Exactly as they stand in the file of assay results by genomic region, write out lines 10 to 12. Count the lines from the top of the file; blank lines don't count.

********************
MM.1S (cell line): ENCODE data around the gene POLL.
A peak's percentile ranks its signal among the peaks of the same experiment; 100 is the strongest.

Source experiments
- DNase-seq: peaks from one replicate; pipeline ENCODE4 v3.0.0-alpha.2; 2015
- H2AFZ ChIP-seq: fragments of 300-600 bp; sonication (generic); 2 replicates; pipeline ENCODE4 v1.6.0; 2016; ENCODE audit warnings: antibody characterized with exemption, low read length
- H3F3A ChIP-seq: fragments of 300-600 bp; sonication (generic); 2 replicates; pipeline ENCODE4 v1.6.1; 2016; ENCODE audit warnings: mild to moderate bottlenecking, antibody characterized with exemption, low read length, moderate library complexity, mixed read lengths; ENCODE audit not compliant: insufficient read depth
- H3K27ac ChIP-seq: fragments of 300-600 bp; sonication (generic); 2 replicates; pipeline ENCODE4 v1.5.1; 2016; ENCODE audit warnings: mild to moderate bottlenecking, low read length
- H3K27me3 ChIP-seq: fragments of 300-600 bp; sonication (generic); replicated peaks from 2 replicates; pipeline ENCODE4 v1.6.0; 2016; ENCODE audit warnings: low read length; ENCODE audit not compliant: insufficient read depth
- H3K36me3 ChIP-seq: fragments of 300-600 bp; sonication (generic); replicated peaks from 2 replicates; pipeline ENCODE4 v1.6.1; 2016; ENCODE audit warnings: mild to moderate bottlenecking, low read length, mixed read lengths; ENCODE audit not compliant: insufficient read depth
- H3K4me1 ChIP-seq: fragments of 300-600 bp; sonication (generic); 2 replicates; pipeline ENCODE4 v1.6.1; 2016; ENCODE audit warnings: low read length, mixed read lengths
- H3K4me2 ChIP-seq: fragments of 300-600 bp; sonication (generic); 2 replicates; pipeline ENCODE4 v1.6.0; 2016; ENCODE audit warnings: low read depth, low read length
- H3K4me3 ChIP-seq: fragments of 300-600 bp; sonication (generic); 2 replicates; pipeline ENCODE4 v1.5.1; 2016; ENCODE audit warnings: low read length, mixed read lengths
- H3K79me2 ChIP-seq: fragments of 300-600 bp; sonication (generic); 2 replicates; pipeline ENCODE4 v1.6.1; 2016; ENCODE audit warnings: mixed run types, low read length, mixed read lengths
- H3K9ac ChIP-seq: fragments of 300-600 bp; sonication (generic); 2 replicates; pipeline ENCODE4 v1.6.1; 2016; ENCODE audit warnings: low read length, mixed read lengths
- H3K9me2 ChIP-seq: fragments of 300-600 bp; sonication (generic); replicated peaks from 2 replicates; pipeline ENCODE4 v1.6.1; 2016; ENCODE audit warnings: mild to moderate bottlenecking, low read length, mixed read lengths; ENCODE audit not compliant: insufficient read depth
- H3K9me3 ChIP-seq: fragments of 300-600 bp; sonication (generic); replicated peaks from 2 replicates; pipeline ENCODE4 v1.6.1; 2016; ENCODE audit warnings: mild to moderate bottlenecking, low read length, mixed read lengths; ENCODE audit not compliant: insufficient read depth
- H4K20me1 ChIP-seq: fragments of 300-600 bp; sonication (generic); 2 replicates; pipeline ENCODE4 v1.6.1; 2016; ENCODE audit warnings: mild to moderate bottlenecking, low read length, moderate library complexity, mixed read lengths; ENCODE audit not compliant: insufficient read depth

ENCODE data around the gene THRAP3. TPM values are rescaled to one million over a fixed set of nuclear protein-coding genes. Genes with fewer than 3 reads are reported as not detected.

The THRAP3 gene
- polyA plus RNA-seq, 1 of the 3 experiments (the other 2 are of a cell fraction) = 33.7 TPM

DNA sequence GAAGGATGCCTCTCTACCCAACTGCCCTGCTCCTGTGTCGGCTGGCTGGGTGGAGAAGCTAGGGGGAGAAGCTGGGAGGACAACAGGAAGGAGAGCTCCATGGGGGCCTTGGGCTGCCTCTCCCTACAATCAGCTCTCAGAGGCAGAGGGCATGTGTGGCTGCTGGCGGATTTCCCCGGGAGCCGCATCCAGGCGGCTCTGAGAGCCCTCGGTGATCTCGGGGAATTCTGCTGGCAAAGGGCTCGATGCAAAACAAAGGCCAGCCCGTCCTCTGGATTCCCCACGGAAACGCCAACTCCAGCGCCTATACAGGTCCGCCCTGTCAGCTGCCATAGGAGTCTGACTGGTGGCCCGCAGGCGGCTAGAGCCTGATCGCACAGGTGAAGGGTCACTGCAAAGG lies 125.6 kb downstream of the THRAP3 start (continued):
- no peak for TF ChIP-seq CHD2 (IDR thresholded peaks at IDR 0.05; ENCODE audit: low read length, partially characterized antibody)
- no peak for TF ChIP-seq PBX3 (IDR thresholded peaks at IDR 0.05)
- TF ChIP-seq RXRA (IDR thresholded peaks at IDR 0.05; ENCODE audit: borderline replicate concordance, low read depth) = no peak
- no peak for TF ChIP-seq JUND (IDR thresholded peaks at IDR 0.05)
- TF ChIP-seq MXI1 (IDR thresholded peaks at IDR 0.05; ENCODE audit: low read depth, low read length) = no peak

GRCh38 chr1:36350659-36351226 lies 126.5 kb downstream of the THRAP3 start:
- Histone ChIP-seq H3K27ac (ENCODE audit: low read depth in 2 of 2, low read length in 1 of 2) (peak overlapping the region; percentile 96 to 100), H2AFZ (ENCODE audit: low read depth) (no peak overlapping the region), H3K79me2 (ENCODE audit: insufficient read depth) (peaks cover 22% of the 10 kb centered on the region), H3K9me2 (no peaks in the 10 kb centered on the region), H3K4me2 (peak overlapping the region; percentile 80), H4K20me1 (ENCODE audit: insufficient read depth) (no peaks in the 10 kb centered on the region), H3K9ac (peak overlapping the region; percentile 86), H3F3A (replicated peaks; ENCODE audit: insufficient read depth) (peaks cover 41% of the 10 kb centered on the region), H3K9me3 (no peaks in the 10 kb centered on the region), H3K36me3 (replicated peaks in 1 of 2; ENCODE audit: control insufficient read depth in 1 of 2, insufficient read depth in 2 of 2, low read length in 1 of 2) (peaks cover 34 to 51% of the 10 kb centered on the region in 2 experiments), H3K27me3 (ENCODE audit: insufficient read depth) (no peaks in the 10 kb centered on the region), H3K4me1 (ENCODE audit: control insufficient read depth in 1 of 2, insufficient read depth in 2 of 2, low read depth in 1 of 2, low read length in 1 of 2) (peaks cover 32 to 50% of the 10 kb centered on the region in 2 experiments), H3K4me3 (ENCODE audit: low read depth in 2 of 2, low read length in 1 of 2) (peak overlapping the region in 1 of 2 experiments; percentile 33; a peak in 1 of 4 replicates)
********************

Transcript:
- H3K4me1 ChIP-seq: fragments of 300-600 bp; sonication (generic); 2 replicates; pipeline ENCODE4 v1.6.1; 2016; ENCODE audit warnings: low read length, mixed read lengths
- H3K4me2 ChIP-seq: fragments of 300-600 bp; sonication (generic); 2 replicates; pipeline ENCODE4 v1.6.0; 2016; ENCODE audit warnings: low read depth, low read length
- H3K4me3 ChIP-seq: fragments of 300-600 bp; sonication (generic); 2 replicates; pipeline ENCODE4 v1.5.1; 2016; ENCODE audit warnings: low read length, mixed read lengths